Danish book on U2 published: When the Sky meets the Sea – U2´s songs as hymns

In June 2015, a new book was published in Denmark. The Danish title is “Himmel og hav i ét – U2´s sange som salmer”.  Translated directly it is: “Sky and Sea in one – U2´s songs as hymns”. The book focus on the theme of U2´s No Line On The Horizon (2009), exposing the contrasts and ambiguity of life, the longing for contact, understanding, unity and love and the harsh reality of alienation, division, disintegration and hatred in our personal life and in the world we live in. The wonderful moments where the sky meets the sea, and there is no line on the horizon, end the times where the line between the sky and the sea is all too clear.

The book is an in-depth analysis of No Line On The Horizon, and there is a wide range of references to other U2 songs, music, literature, the bible, hymns, our personal experiences among other things. It is available here.

The book consists of 15 chapters, with an introduction, a presentation of the four trilogies of U2 (1980-2009), a chapter for each of the 11 songs on NLOTH plus “Winter”. The last chapter focuses on the 360 tour and the new songs presented there. As an appendix there are two articles on our experiences with U2 church services.

The authors of the book are Joergen Lasgaard, Aarhus and Jens Moesgaard Nielsen, Herning – two pastors in the Evangelical Lutheran Church of Denmark, who have been inspired by U2 in decades. They have been arranging U2 services since 1993. Joergen is a vicar amongst homeless people, drug addicts and people who are fighting to keep up every day. His experience is that the music and songs of U2 can be a part of both reflection and reconciliation. Jens is a vicar in a church, and he can say the same thing, even though his church is situated in an “upper class area”. The Church is the home of the well renowned Herning Boys Choir, and they have transformed two U2 songs into sacred music, both “Magnificent” and “Gloria.”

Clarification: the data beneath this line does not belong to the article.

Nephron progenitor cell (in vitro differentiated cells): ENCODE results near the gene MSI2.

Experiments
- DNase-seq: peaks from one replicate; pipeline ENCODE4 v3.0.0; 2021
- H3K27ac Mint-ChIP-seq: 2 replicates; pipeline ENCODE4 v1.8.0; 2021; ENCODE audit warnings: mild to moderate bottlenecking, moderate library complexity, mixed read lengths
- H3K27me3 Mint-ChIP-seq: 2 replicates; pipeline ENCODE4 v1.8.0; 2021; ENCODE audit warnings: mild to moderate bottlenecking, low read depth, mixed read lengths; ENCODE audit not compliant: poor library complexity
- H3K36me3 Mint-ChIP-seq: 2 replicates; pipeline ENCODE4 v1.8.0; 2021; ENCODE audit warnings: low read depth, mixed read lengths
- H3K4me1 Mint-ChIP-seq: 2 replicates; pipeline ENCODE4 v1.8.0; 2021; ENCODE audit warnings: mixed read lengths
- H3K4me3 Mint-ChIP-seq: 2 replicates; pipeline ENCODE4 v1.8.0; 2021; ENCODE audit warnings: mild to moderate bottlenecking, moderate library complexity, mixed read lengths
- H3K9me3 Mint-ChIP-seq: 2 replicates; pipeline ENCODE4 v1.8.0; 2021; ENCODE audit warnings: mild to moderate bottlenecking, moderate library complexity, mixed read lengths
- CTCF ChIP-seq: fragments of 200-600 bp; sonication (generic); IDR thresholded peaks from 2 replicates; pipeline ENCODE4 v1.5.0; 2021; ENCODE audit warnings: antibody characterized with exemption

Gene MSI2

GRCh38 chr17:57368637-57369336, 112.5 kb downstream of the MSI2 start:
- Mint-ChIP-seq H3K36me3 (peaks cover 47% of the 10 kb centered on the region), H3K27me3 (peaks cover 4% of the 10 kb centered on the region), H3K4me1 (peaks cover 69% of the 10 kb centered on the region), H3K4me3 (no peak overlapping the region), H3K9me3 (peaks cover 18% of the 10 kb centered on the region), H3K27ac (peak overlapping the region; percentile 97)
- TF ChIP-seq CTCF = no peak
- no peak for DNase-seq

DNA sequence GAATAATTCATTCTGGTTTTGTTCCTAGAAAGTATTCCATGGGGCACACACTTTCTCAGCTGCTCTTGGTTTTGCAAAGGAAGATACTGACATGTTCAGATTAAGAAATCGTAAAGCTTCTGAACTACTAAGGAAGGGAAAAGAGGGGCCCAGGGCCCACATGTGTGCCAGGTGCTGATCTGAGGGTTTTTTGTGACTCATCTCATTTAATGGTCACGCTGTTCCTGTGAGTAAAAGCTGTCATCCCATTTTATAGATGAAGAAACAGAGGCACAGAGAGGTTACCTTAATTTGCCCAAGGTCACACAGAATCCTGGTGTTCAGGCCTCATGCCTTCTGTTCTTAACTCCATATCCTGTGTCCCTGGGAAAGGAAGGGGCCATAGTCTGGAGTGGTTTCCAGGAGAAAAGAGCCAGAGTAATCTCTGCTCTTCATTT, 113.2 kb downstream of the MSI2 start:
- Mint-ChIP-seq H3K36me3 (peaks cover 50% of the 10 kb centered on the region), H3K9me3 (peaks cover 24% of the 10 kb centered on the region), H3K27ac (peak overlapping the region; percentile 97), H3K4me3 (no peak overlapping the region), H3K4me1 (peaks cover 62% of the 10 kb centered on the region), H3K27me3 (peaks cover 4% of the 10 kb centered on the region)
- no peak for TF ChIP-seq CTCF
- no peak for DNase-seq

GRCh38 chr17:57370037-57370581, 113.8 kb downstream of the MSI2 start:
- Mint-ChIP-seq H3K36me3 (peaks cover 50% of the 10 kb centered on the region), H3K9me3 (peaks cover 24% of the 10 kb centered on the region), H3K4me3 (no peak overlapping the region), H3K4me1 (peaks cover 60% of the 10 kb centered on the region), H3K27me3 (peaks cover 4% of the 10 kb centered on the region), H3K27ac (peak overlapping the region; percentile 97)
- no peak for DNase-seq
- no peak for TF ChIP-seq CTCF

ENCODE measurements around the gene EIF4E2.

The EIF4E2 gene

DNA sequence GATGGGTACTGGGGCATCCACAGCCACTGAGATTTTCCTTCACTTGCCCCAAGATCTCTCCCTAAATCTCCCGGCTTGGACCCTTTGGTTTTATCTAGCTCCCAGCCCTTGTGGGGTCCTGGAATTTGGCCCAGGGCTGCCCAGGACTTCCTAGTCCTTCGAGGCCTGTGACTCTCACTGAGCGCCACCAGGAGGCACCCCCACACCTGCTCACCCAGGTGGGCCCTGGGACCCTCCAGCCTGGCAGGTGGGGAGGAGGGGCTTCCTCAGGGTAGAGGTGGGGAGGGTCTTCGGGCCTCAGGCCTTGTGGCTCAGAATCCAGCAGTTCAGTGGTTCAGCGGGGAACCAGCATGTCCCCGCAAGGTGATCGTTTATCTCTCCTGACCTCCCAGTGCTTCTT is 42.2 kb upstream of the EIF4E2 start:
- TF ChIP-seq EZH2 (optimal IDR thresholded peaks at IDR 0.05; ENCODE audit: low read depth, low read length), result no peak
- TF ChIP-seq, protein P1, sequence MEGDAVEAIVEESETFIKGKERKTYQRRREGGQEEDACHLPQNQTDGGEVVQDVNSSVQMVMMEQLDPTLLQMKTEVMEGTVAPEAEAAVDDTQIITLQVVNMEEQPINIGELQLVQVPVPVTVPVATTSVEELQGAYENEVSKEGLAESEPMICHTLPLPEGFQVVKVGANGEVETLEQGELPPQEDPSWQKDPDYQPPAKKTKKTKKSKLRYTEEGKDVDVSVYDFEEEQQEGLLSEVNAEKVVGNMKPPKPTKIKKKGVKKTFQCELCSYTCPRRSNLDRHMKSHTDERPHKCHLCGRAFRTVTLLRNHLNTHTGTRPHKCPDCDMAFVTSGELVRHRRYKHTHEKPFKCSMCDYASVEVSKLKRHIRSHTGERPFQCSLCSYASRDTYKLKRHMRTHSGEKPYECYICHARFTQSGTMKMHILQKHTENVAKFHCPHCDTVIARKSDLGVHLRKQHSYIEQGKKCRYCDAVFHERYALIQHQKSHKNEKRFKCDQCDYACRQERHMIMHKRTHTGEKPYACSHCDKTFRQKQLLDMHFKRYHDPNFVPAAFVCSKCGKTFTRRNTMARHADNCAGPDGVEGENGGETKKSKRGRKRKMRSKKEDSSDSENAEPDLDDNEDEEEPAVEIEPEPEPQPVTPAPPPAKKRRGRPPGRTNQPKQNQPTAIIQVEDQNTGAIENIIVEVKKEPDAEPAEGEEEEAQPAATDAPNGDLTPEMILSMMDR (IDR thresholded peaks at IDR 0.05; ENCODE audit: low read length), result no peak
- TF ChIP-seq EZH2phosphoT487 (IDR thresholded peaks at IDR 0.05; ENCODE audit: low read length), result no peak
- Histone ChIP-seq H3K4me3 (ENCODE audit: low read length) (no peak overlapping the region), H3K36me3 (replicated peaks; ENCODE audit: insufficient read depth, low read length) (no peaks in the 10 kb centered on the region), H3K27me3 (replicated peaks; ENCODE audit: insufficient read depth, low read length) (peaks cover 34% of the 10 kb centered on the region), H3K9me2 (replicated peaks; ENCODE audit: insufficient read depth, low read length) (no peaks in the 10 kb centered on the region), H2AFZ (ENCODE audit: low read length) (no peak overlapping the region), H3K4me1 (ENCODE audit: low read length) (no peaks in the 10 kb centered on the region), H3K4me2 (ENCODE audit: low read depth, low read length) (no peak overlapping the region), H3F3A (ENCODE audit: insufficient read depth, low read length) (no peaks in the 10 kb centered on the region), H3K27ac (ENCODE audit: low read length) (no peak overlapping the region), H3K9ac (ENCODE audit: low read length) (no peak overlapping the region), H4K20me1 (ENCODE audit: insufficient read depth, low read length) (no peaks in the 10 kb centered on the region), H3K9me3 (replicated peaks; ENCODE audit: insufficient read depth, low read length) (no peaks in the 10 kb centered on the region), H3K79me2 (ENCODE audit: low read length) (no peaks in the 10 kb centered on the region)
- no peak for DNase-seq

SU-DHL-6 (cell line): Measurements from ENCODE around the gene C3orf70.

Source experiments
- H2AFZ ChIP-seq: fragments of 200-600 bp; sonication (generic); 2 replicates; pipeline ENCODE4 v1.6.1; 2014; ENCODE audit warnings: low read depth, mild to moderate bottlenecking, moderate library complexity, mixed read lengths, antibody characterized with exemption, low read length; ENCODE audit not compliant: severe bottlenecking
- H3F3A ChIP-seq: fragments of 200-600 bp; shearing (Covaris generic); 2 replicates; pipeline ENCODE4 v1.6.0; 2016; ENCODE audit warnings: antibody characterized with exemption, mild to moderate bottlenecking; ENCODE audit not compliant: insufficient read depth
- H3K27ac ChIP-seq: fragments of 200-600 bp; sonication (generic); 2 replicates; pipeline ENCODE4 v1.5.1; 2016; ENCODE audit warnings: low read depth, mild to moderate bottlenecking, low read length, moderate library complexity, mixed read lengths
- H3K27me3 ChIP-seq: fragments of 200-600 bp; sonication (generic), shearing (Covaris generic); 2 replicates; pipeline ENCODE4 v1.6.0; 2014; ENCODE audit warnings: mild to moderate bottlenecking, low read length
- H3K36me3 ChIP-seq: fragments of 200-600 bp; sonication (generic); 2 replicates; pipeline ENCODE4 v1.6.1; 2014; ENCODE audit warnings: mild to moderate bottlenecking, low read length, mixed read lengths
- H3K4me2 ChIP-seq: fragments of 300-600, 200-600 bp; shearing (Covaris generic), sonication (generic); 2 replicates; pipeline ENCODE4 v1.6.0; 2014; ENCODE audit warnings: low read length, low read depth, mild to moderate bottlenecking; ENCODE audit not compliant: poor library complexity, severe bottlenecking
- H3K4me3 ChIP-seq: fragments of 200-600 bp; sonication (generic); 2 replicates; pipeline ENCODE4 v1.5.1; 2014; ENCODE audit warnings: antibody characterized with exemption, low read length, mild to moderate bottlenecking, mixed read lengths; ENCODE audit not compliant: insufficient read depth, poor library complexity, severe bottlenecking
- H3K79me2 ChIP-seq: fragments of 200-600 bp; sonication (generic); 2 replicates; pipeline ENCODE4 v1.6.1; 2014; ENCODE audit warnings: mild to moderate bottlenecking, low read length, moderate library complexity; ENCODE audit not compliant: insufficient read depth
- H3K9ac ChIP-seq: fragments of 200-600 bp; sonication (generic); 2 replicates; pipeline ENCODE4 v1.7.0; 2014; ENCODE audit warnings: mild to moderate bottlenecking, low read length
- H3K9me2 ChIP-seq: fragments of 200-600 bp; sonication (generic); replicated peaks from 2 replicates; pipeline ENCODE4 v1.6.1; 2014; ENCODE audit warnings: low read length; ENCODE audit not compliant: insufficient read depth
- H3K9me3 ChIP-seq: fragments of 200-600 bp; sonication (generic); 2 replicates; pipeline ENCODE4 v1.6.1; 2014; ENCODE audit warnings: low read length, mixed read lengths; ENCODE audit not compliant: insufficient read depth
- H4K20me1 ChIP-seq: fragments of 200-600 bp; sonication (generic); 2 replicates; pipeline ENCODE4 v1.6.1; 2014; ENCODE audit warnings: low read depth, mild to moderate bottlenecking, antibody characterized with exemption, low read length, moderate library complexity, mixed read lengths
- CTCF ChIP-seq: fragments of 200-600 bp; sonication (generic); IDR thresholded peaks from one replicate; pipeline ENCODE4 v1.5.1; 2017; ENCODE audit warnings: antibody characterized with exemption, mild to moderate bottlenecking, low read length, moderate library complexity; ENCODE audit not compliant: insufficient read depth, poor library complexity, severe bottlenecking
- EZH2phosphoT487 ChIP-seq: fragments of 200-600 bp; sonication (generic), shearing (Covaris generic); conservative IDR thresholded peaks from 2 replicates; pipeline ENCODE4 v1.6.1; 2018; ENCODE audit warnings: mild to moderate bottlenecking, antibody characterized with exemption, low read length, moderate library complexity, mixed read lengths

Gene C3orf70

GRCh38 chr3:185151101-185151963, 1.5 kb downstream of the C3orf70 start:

Both authors participated in the U2 Conference 2009, giving a presentation on our work with U2 services: U2 in the church – How it is done in Denmark.

 

Contributor:
Jens Moesgaard Nielsen and Joergen Lasgaard
Contact:
jcmn@km.dk

The U2 Tattoo Project

The U2 Tattoo Project is documenting and curating U2 tattoos and the stories behind them.

When you think of bands like The Beatles, The Who or The Rolling Stones, a dominant icon emerges in your mind: the elongated type and fretboard-like “T” of the Beatles, the arrow-protruding “o” of The Who, the lips and tongue of the Stones. But what comes to mind when you think of U2? The hand-brushed grunge script from Achtung? The bold, red Block Gothic face of War? The Joshua Tree silhouette? U2 has become an iconic band with no consistent icon, but rather a history of transient visual identities that embody their eras and represent different emotional experiences for fans.

In the absence of an official logo or singular, long-running, uniform mark, how do U2 fans brand their love for the band? The U2 Tattoo Project aims to study U2 fan tattoos in terms of popular U2 iconography and lyrics, examine the connections between favorite albums and tattoos, and explore what happens to U2’s visual identity as it passes into the hands and onto the bodies of fans.

Have a tattoo? Submit via our survey. Follow the project on social media: “U2 Tattoo Project” on Facebook/Twitter/Instagram. 

 

Contributor:
Beth Nabi
Contact:
U2tattooproject@gmail.com

U2 Concerts and Community Publications by Michael Williams

My name is Michael Williams, and I am a long-time U2 fan (since 1982). Currently, I am also a doctoral candidate, researching rock music events, focusing on U2’s 360° tour. The aim of my research is to develop a better understanding of the concept of spectacle in the context of a rock music event. 

The following two publications relate to my research project and may be of interest to fellow researchers and fans:

Williams, M. (2015) ‘One but not the same: U2 Concerts, Community and Cultural Identity’ in Merkel, U. (ed.) Identity Discourses and Communities in International Events, Festivals and Celebrations. Basingstoke: Palgrave MacMillan, 242-259.